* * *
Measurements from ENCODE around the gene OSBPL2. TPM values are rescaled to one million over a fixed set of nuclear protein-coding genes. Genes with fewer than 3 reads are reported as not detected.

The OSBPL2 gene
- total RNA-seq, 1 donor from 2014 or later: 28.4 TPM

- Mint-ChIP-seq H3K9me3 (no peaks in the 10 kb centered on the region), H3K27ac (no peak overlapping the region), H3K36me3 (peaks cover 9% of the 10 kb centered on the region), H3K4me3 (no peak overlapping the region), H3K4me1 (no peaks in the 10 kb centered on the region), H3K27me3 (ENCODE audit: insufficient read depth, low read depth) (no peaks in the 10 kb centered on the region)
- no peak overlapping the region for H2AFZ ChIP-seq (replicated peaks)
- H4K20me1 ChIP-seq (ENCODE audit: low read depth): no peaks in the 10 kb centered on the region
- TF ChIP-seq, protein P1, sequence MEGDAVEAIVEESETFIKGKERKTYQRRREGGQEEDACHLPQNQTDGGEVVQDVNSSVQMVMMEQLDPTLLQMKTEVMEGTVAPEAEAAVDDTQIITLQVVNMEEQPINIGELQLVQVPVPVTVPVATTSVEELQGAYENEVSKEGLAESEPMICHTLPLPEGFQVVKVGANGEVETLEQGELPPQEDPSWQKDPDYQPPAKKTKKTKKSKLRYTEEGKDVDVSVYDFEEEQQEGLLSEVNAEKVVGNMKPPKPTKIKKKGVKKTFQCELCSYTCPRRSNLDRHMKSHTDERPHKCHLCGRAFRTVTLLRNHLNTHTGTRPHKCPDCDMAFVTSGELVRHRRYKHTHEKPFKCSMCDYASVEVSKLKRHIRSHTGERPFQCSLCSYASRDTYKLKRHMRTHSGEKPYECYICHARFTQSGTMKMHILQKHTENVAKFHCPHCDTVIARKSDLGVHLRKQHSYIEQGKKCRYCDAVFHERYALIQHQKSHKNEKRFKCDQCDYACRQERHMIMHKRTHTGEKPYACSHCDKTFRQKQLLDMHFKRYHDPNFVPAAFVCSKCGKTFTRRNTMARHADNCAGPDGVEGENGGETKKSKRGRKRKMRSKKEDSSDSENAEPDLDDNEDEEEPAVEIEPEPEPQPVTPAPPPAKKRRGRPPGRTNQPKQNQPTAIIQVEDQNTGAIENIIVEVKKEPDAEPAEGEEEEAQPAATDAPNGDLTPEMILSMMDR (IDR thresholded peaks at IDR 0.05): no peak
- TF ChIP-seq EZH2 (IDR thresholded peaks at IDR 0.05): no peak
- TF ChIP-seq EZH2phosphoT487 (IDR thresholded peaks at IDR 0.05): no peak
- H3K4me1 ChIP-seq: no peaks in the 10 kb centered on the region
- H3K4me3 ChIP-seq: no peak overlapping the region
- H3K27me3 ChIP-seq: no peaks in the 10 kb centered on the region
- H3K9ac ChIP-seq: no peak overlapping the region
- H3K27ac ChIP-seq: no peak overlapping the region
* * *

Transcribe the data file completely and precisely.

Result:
Measurements from ENCODE around the gene OSBPL2. TPM values are rescaled to one million over a fixed set of nuclear protein-coding genes. Genes with fewer than 3 reads are reported as not detected.

The OSBPL2 gene
- total RNA-seq, 1 donor from 2014 or later: 28.4 TPM

- Mint-ChIP-seq H3K9me3 (no peaks in the 10 kb centered on the region), H3K27ac (no peak overlapping the region), H3K36me3 (peaks cover 9% of the 10 kb centered on the region), H3K4me3 (no peak overlapping the region), H3K4me1 (no peaks in the 10 kb centered on the region), H3K27me3 (ENCODE audit: insufficient read depth, low read depth) (no peaks in the 10 kb centered on the region)
- no peak overlapping the region for H2AFZ ChIP-seq (replicated peaks)
- H4K20me1 ChIP-seq (ENCODE audit: low read depth): no peaks in the 10 kb centered on the region
- TF ChIP-seq, protein P1, sequence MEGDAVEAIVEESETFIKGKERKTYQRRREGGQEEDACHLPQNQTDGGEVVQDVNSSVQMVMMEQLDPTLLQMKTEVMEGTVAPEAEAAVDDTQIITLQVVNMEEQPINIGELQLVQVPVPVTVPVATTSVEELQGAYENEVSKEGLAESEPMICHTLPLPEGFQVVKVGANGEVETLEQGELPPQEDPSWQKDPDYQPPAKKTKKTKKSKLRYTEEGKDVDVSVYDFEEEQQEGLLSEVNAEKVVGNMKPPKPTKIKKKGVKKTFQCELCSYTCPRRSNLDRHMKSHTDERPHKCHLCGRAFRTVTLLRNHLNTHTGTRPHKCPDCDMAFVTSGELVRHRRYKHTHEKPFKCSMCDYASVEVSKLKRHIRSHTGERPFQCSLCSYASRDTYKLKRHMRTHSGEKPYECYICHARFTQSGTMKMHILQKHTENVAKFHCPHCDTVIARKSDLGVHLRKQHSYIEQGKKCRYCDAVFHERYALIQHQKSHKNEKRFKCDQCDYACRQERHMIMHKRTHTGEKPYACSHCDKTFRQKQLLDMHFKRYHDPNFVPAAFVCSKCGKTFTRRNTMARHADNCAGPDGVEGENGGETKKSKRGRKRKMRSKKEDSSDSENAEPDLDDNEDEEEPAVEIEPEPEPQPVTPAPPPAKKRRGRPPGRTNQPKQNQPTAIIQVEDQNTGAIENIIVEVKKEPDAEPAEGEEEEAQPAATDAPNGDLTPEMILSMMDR (IDR thresholded peaks at IDR 0.05): no peak
- TF ChIP-seq EZH2 (IDR thresholded peaks at IDR 0.05): no peak
- TF ChIP-seq EZH2phosphoT487 (IDR thresholded peaks at IDR 0.05): no peak
- H3K4me1 ChIP-seq: no peaks in the 10 kb centered on the region
- H3K4me3 ChIP-seq: no peak overlapping the region
- H3K27me3 ChIP-seq: no peaks in the 10 kb centered on the region
- H3K9ac ChIP-seq: no peak overlapping the region
- H3K27ac ChIP-seq: no peak overlapping the region